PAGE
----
What started as a group of 160 people from the Honduran crime-ridden city of San Pedro Sula has swelled to more than 7000 in Mexico City. They are fleeing persecution, poverty, and violence in their home countries, primarily Honduras although people from Guatemala and El Salvador are also part of the group. Spreading word through social media, their numbers grew. They have banded together seeking safety in numbers. Migrants traveling alone face many dangers, including people traffickers, drug gangs, coyotes (who promise to take them across the border for thousands of dollars but then abandon them on either side of the border), sexual abuse, heat, exhaustion, and lack of water and food. According to BBC news, “they have been mainly sleeping on the streets or in makeshift camps and there is a lack of clean water and sanitation.” The towns they pass through are making extra effort to provide shelter, food, and sometimes bus or truck transportation. Many do not have appropriate clothing, especially shoes.
Many rumors persist, as follows:
- The caravan is embedded with Middle Easterners and criminals. The Department of Homeland Security was able to obtain biometric data as the group passed borders further south. They report there is no evidence of Middle Eastern terrorists or criminals embedded in the group.
- The Democratic Party and George Soros are funding the effort. However, no evidence has been presented that the effort is being led by anyone but Hondurans.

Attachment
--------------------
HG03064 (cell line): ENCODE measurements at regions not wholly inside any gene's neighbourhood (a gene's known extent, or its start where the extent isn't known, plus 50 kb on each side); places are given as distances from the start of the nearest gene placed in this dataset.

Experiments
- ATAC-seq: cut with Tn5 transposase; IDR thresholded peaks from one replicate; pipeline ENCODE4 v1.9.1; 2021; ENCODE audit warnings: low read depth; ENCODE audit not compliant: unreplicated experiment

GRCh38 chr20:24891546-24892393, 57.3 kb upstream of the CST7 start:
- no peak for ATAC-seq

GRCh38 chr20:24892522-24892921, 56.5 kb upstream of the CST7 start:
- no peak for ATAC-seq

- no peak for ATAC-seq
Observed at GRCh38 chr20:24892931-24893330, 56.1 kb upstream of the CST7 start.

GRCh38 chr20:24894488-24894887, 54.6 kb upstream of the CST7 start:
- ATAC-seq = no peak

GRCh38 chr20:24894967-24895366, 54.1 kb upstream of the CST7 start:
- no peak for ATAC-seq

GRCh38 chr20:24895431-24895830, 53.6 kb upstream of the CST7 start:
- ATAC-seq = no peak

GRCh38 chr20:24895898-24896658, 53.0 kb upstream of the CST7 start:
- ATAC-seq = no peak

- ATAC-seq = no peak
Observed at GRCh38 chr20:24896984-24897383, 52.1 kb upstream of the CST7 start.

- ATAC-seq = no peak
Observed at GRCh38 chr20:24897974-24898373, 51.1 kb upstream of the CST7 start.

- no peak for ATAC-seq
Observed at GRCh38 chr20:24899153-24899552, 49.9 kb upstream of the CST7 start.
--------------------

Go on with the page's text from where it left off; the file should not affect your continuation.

- The effort was somehow related to the mid-term election. President Trump did use the caravan as a political issue, but the election has come and gone with no other evident involvement.
What happens when the group reaches the border? If migrants reach a legal point of entry and apply for asylum, legally they must be granted a hearing. The Trump administration has revised the rules which govern asylum. Refugees must be fleeing due to “serious fear of persecution”. Any refugees first entering the country illegally and then applying will not be granted asylum. No longer are victims of domestic abuse and gang violence eligible. (This last policy is currently subject to a lawsuit.)
President Trump told Fox News that “tent cities” would be built to house migrants. It is uncertain who will erect these “tent cities”.
Mexico has offered refuge, asylum or work visas to the migrants. Mexico has issued 2,697 temporary visas for a 45 day waiting period after which applicants will be offered permanent status.